Companies such as Procter & Gamble are using the open source approach to research, for instance by offering prizes to anyone who can solve innovation problems. It also has a “vertical” advisory board with 500,000 members who comment on its products.
Other speakers disagree with the assertion that research based on online panels is invalidated by the narrow profile of the respondents. Millward Brown global innovation director Duncan Southgate says issues of representation affect all types of research, and are neither greater nor smaller when it comes to online panels.
But he adds: “The more interesting debate may end up being who should control the conversation – does it require a research company to help shape the debate? I hope so, but maybe consumers will be more forthcoming if it is a third party moderating, such as a social networking site.”
He points out that Facebook already has a polling section but wonders whether that is any more representative than other online panels. Southgate warns that if Facebook ramps up its polling activity and bombards users with surveys it may change the way participants and brands view that environment. “If it evolves from a platform, will it change how those people view Facebook? Researchcompanies need to talk in a more interesting way rather than just sending out surveys,” he says.
Southgate will chair a discussion about online research, looking at the “pros, cons and cutting edge methodologies”, with Dr Liz Nelson, founder of Taylor Nelson, and BBC World Service.com managing editor Kelly Shephard. A case study on how © to use online discussions, blogs and polls to gain strategic insights will be presented by Pete Comley, founder of Virtual Surveys.
He worked with The Green Party to prevent waning and lapsing membership and rather than send out straightforward questionnaires, Virtual Surveys helped the pressure group-turned-political party set up a community site where party members could join for a couple of weeks and take part in discussions and debates. To stimulate debate, members were e-mailed with topics for discussion each day.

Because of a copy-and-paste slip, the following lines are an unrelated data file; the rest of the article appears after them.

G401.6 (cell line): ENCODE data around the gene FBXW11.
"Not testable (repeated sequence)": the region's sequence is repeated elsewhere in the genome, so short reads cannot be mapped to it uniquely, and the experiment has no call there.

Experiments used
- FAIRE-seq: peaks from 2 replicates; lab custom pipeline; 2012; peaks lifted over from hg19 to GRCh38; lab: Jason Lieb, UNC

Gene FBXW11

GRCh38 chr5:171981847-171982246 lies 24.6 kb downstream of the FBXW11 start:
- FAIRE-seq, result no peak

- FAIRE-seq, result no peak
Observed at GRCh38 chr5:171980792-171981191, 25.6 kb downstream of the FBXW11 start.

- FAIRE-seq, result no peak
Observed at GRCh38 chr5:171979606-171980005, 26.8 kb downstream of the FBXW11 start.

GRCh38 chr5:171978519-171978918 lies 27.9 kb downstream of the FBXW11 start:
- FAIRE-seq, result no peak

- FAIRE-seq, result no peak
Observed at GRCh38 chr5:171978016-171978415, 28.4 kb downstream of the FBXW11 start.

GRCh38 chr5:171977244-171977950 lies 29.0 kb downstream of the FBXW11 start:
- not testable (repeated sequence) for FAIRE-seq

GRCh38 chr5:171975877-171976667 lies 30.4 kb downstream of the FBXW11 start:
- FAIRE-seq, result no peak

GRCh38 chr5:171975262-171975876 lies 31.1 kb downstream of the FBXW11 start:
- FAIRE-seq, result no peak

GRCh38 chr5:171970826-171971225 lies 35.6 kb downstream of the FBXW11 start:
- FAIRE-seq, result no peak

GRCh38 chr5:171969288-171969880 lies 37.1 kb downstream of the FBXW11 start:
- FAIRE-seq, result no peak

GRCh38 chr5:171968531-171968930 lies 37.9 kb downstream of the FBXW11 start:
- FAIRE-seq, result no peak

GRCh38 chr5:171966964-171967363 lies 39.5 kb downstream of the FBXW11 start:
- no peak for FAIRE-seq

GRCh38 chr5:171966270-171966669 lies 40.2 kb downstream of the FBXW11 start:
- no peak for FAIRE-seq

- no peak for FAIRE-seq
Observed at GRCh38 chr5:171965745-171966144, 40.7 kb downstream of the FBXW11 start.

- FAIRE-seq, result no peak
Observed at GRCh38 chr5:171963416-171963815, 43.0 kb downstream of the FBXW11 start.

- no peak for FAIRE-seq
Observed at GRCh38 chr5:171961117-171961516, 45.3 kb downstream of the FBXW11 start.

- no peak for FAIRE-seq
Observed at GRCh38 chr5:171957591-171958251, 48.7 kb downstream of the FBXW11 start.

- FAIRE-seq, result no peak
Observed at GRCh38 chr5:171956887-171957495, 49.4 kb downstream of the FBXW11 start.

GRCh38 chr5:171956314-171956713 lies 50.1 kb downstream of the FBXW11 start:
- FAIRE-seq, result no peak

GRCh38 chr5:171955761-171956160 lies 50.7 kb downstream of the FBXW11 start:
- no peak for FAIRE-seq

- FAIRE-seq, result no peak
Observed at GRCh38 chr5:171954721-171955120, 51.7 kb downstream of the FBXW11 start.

“As a method it gets real depth of understanding from people, much more than from a survey,” says Comley. “It is akin to running focus groups but you get a view from lots of people. We run quite a lot of these for clients – we have done a massive one for BA, we’ve got one for the BBC and another for United Biscuits. Some people just enjoy talking, but others feel it is a way to get their opinions heard.
“The people who took part in the Green Party forum knew that the party hierarchy was monitoring the discussions, which is important because one of the issues with marketers asking people to fill in a survey is that people think that no-one reads their comments. But here, they do.”
He says the research was successful in helping the Green Party establish why members were letting their subscriptions lapse. Many felt there was insufficient organisation within the party for new members and that there should be greater communication with relevant information.